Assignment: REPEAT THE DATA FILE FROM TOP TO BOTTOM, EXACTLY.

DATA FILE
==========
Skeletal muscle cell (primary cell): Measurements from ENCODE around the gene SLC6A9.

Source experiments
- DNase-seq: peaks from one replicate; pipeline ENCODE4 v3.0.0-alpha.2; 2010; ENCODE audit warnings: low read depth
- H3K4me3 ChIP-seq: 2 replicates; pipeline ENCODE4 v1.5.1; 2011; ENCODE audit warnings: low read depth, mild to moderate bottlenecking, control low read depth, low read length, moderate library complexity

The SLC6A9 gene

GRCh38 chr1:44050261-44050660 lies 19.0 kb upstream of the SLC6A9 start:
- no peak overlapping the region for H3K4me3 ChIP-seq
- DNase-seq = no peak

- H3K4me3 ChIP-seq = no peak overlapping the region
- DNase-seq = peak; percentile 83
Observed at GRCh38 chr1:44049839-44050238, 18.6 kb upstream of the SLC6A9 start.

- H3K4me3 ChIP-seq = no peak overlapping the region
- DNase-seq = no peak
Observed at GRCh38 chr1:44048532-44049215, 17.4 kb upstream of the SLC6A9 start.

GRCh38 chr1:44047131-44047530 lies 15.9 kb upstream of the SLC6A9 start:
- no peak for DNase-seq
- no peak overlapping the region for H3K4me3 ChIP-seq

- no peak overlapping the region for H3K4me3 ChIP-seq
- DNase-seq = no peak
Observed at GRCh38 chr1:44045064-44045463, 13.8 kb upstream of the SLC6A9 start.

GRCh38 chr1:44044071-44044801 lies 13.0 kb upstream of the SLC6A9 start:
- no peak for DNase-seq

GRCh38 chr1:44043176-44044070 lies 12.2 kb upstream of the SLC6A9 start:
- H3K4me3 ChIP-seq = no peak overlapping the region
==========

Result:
Skeletal muscle cell (primary cell): Measurements from ENCODE around the gene SLC6A9.

Source experiments
- DNase-seq: peaks from one replicate; pipeline ENCODE4 v3.0.0-alpha.2; 2010; ENCODE audit warnings: low read depth
- H3K4me3 ChIP-seq: 2 replicates; pipeline ENCODE4 v1.5.1; 2011; ENCODE audit warnings: low read depth, mild to moderate bottlenecking, control low read depth, low read length, moderate library complexity

The SLC6A9 gene

GRCh38 chr1:44050261-44050660 lies 19.0 kb upstream of the SLC6A9 start:
- no peak overlapping the region for H3K4me3 ChIP-seq
- DNase-seq = no peak

- H3K4me3 ChIP-seq = no peak overlapping the region
- DNase-seq = peak; percentile 83
Observed at GRCh38 chr1:44049839-44050238, 18.6 kb upstream of the SLC6A9 start.

- H3K4me3 ChIP-seq = no peak overlapping the region
- DNase-seq = no peak
Observed at GRCh38 chr1:44048532-44049215, 17.4 kb upstream of the SLC6A9 start.

GRCh38 chr1:44047131-44047530 lies 15.9 kb upstream of the SLC6A9 start:
- no peak for DNase-seq
- no peak overlapping the region for H3K4me3 ChIP-seq

- no peak overlapping the region for H3K4me3 ChIP-seq
- DNase-seq = no peak
Observed at GRCh38 chr1:44045064-44045463, 13.8 kb upstream of the SLC6A9 start.

GRCh38 chr1:44044071-44044801 lies 13.0 kb upstream of the SLC6A9 start:
- no peak for DNase-seq

GRCh38 chr1:44043176-44044070 lies 12.2 kb upstream of the SLC6A9 start:
- H3K4me3 ChIP-seq = no peak overlapping the region